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(5 Posts)
fiftyplustwo Fri 19-May-17 05:57:54

Does anybody know what GCHQ (and others) actually do with the stuff they hoover up from boards like Mumsnet? What is it? Do they just stuff it into big databases?

helpimitchy Fri 19-May-17 14:31:35

They compile individual profiles on each person and use these to gather data and intelligence that may prove to be useful.

barrygetamoveonplease Fri 19-May-17 14:36:10

GCHQ are on Mumsnet?
Where's the tinfoil for my hat

MephistophelesApprentice Fri 19-May-17 14:40:27

Databases which can be cross referenced in the unlikely event they are relevant.

For instance, if someone committed a terrorist act and they had a mumsnet account, then all of their interactions would be wordsearched for anything that might provide evidence for prosecution or avenues for further enquiry.

But for the most part, it will just sit there until they need to delete it for more space. Producing a detailed personal profile takes a huge amount of effort, doing so for everyone on MN would be horribly time consuming and expensive. If you're not currently of interest to the security services for whatever reason your data is just background noise

fiftyplustwo Sat 20-May-17 16:24:20

I honestly thought most things posted over those overseas internet cables was scooped up, actually, the renowned "key scores".

Anyway, your reply made me do a search on Google (which I'm a big fan of btw) for "how worried should one be of online surveillance". I came across a rather recent article from Scientific American, "Will Democracy Survive Big Data and Artificial Intelligence?"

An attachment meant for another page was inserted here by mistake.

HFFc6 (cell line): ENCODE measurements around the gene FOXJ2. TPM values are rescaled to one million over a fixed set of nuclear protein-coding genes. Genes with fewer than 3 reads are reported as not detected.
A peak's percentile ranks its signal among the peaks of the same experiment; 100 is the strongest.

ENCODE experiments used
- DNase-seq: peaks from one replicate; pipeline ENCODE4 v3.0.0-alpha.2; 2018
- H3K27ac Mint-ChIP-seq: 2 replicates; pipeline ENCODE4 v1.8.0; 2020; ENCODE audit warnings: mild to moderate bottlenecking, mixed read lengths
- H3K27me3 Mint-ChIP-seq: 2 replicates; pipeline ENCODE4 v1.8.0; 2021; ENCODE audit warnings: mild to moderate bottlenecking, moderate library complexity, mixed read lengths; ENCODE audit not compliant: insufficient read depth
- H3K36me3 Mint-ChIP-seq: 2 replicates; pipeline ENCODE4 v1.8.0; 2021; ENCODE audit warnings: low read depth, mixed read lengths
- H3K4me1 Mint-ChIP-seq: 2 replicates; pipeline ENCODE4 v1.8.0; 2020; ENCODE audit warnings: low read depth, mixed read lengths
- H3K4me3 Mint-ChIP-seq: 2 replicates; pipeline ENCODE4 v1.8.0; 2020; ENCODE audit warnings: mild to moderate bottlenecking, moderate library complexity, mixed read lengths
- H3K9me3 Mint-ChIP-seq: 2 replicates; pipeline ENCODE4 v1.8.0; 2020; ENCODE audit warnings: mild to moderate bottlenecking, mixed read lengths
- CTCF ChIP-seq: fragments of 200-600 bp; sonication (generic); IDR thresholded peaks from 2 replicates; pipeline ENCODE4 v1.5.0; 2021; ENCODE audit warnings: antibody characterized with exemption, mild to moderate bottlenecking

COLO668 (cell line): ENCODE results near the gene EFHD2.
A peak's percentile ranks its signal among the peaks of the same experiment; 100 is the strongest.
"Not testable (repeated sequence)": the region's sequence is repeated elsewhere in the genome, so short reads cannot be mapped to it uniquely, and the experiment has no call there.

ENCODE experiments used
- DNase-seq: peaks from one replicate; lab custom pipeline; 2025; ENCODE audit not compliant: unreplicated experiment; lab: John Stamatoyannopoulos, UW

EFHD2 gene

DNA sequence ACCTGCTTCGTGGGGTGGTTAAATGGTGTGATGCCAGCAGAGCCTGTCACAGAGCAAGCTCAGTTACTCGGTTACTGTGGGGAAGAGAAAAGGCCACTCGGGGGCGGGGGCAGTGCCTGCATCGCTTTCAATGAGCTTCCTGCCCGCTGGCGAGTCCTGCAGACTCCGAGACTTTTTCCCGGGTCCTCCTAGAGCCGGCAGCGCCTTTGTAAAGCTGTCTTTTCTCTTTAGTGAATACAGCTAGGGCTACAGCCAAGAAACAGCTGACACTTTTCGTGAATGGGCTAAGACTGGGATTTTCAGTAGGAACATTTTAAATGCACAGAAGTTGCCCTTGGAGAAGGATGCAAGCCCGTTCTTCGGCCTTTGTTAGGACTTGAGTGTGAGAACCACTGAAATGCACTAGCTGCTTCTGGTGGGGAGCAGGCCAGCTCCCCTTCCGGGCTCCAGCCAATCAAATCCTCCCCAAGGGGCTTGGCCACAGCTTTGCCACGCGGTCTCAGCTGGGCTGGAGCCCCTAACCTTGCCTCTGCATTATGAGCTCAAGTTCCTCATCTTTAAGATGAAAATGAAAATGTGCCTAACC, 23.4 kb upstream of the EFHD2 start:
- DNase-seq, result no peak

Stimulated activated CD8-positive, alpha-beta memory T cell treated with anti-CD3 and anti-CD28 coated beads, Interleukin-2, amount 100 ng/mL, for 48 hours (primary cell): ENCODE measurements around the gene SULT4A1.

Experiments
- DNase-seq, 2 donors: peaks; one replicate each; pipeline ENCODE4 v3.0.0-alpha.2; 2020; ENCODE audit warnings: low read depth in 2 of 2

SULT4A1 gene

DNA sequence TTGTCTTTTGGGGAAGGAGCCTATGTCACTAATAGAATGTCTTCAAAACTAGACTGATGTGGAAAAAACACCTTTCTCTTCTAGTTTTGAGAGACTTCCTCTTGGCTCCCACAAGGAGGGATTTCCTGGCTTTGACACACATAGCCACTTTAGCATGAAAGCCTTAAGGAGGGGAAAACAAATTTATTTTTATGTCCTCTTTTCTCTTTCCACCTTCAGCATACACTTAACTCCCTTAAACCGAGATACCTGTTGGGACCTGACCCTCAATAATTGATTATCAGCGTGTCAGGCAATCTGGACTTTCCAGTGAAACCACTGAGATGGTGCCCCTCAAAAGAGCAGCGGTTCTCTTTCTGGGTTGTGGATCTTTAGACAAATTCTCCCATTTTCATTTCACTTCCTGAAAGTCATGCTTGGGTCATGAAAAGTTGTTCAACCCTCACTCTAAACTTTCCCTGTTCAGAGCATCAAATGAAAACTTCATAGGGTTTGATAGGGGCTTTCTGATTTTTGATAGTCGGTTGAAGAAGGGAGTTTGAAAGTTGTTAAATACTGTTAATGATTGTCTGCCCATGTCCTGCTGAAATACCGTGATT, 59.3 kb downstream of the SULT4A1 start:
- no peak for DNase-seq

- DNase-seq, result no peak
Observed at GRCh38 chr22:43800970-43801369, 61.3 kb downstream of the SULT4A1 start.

The article says: "We are in the middle of a technological upheaval that will transform the way society is organized." (true tin-foil hat nor not).

I browsed that Scientific American article while listening to the soundtrack "searching for sugarman malik bendjelloul film". Song: "But you can't get away from it, no, you can't get away...."

Scientific American (online) says: "When we use smart devices, we create an endless data stream disclosing our intentions, geolocation or social environment. While we communicate more thoughtlessly than ever online, in the background, an artificial intelligence (AI) ecosystem is evolving. Today, AI is the sole technology able to profile us and draw conclusions about our future behavior. ... Even Google Search is a control strategy. When typing a keyword, a user reveals his intentions." So, everything could trigger the attention of someone/something/those algorithms -- even googling the most innocent-looking word such as "Surrey" could in all likelihood be construed as suspicious under certain circumstances I guess.

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